Can Independents Vote On Super Tuesday? It's More Complicated Than It Sounds

Super Tuesday is upon us and as the primary season starts to heat up, everyone should be checking on their voter registration status to see when they can head to the polls to decide who they want to see run for president. But primaries are tricky — it's the one time, in most states, that it actually does matter what party you're registered with for you to be eligible to vote. In order to avoid any problems at the polling station when going to cast your ballot, it's probably best that you ask the figure out the answer to the following question: Can Independents vote on Super Tuesday?

The answer to this is sort of tricky: It totally depends on where you live and whether there are Independent candidates running in the election — which there aren't this time around.

Super Tuesday is important because it's when a whole handful of states hold their primaries. Some states hold "open" primaries, like Alabama, Georgia, Tennessee, Texas, Vermont, and Virginia. Other states hold "closed" primaries, like Oklahoma. Massachusetts holds a "mixed" primary, so you can change your party affiliation before the vote actually happens. An open primary means that it doesn't matter what party you're registered for, you can vote for whatever candidate you want. So if you're a Democrat or an Independent, you can vote for a Republican if that's what you're heart desires. It's confusing, right? If your state holds a closed primary, you have to vote for a candidate associated with that party. No one said this was simple.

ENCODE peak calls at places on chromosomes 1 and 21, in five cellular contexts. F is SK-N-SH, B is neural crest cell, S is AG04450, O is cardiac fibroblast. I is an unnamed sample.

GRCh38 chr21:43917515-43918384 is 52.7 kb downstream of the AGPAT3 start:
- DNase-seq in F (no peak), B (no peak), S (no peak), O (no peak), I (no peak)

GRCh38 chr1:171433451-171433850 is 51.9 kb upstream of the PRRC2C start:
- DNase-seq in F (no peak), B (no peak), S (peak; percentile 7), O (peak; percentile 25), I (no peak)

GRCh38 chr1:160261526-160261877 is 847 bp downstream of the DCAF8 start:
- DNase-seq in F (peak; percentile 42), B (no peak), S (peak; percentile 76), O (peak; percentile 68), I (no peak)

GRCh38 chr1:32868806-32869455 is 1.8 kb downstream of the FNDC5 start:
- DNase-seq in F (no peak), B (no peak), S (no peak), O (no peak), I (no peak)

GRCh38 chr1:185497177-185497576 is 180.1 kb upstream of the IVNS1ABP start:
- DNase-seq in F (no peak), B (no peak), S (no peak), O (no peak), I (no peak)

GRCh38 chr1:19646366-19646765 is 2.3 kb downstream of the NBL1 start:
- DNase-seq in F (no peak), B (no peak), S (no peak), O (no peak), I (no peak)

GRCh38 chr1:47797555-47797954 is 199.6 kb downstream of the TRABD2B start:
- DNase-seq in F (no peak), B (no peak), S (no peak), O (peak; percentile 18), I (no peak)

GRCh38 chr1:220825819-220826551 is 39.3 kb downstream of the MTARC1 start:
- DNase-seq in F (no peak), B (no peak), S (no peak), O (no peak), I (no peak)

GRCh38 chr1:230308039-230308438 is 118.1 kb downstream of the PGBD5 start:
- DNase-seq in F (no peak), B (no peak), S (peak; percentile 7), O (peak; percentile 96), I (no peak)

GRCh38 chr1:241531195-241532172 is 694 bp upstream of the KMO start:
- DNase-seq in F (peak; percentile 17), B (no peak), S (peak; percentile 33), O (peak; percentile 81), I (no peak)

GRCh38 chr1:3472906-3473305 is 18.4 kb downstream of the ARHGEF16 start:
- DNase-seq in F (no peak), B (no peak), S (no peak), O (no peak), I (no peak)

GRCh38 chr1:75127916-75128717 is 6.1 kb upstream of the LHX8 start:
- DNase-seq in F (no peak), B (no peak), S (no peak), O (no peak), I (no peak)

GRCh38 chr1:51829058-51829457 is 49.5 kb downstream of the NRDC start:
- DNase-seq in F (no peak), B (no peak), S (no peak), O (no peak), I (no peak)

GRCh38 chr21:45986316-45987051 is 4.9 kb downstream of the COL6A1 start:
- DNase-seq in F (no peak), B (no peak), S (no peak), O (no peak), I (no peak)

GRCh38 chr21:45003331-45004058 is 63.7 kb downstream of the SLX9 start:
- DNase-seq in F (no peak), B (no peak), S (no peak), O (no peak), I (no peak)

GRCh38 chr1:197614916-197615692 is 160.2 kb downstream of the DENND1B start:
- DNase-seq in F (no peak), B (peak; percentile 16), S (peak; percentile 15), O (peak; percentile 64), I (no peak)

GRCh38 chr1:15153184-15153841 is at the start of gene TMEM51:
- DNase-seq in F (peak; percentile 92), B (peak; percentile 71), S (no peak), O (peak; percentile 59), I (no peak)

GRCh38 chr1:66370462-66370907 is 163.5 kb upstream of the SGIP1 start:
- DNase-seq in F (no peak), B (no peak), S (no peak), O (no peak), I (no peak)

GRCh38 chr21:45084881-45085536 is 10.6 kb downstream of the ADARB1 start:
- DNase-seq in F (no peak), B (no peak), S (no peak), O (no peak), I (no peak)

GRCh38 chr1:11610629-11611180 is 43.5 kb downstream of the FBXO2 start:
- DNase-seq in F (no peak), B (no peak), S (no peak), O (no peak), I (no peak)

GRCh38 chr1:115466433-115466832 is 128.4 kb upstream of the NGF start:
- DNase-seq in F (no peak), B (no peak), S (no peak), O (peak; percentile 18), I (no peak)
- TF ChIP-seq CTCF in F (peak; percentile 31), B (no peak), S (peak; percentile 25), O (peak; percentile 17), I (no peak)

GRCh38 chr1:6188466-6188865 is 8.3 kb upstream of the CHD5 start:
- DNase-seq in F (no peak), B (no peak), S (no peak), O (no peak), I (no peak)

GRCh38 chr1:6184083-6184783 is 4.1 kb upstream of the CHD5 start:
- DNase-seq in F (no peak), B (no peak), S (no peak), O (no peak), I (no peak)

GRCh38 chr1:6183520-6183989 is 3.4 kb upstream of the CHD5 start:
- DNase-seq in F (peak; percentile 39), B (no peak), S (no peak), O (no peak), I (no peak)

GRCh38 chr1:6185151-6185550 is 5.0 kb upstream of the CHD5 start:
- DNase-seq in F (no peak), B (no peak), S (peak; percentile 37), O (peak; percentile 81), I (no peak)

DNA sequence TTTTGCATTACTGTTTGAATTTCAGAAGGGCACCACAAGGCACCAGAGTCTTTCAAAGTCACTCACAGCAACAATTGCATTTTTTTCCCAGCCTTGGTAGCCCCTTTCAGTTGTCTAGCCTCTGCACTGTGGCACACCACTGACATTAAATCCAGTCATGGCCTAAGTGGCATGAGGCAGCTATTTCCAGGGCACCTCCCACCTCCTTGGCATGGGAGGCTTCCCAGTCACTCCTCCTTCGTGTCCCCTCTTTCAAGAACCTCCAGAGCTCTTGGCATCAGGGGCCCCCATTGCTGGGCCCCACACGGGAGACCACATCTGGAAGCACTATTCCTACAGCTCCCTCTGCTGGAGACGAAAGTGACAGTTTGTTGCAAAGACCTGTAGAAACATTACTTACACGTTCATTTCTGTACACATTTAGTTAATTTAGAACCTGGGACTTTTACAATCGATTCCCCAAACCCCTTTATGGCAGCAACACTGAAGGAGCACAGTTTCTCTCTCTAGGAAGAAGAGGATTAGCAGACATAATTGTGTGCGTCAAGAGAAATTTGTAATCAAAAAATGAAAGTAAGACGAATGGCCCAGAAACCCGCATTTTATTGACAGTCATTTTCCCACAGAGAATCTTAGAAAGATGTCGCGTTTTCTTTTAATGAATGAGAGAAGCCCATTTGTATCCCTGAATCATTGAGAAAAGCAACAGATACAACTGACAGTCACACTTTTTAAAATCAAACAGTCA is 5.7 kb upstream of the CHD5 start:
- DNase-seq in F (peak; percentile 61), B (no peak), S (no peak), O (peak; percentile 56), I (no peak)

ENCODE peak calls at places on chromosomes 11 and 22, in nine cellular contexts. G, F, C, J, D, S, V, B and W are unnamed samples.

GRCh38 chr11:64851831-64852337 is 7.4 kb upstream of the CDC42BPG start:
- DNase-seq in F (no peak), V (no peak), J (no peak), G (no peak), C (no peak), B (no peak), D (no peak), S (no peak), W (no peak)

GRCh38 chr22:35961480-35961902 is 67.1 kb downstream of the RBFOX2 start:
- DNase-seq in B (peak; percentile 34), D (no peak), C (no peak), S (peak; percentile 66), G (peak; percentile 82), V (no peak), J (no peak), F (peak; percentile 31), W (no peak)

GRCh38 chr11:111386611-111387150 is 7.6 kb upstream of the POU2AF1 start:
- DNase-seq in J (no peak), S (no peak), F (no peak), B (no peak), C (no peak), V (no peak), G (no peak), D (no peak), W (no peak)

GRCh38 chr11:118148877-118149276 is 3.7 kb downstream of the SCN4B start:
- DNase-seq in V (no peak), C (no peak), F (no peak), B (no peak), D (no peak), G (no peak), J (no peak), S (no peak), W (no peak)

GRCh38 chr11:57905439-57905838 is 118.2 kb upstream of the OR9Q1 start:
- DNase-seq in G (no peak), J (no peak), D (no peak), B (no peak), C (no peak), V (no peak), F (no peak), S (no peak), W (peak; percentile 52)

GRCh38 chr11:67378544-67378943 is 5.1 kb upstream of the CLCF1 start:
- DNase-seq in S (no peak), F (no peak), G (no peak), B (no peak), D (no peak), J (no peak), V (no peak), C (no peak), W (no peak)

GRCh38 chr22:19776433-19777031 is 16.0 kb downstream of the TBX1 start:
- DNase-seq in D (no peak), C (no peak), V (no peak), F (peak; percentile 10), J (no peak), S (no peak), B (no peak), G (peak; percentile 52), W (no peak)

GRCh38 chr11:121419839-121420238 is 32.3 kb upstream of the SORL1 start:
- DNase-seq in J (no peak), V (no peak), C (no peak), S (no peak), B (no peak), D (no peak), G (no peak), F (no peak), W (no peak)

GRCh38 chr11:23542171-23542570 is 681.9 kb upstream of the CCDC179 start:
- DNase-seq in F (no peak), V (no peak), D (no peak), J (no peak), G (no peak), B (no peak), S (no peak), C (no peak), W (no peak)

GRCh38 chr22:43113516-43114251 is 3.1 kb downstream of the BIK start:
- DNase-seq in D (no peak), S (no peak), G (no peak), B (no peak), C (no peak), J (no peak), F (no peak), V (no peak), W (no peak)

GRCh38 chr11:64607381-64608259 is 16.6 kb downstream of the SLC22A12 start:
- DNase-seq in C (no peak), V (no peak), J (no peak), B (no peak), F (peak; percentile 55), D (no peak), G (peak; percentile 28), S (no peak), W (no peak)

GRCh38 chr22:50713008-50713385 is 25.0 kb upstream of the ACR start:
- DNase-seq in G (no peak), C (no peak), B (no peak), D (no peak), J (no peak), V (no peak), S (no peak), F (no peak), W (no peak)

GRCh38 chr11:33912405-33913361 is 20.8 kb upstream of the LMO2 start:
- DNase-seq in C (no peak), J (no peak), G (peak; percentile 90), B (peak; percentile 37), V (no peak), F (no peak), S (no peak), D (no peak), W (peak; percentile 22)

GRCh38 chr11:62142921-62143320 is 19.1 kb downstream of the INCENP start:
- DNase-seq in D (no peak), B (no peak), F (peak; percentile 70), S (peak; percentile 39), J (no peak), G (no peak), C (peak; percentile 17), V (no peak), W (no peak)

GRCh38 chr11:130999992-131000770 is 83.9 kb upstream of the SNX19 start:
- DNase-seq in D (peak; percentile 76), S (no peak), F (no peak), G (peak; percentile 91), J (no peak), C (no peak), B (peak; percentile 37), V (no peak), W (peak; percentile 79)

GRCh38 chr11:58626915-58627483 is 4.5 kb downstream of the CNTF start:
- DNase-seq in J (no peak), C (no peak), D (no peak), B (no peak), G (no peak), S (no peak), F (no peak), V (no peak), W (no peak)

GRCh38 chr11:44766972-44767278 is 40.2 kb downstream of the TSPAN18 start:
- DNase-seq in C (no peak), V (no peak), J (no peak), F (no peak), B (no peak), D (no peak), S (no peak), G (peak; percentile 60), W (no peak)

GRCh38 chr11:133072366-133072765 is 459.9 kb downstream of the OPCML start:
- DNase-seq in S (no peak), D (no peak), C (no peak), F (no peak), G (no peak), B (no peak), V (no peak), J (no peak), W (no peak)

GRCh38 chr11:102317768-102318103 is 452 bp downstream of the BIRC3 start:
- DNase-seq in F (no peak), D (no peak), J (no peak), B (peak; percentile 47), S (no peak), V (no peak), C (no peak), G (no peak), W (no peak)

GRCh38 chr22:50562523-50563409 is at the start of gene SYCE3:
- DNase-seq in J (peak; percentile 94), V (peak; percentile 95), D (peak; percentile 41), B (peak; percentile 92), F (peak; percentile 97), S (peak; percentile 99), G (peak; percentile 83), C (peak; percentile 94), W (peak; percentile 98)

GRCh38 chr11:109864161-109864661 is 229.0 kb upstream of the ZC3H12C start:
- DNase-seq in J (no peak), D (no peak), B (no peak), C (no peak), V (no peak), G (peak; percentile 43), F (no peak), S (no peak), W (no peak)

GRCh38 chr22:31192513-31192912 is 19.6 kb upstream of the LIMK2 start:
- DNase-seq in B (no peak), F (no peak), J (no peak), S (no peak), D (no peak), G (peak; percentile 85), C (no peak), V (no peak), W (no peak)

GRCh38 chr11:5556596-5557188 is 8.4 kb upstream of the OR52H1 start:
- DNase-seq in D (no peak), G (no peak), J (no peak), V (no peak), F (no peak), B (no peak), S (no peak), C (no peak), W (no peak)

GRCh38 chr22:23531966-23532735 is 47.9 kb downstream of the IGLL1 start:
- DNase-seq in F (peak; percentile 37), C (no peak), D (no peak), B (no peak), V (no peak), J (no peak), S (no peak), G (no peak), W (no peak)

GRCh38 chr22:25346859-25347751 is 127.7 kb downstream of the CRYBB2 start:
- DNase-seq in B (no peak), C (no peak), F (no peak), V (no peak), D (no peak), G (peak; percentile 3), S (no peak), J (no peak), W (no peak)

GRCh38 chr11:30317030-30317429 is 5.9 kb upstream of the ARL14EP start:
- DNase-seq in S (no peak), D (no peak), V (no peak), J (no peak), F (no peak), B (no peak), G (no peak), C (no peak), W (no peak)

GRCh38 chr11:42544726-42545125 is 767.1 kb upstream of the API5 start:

For this reason, Independents are often left out of the primary process. It's not cool. Especially since tax dollars all around go towards the voting process. Independents aren't uninterested, they're just unaffiliated. But when it comes to closed primaries, they are left out of the game if there aren't any Independent candidates. The closed primary is controlled by the Democratic or Republican parties, state by state. In 2000, late Supreme Court Justice Antontin Scalia upheld the system in a 7-2 vote. Scalia said that open primaries violated the parties' First Amendment rights of "free association." He wrote that a primary in which non-party members could vote would be enough to "destroy the party."

It's not an easy road to navigate, which is why both parties rely on grassroots methods to turn out the vote on Tuesday. Especially those states where Independents feel disenfranchised and frustrated enough to just assume they won't be able to cast a vote until November. So the short answer as to whether you can vote on Tuesday if you're independent is a resounding... "maybe." You have to do some Googling to see if your state (or if one of the parties within the state) is willing to take a chance on how much pull unaffiliated voters actually have. No one said this was a perfect system.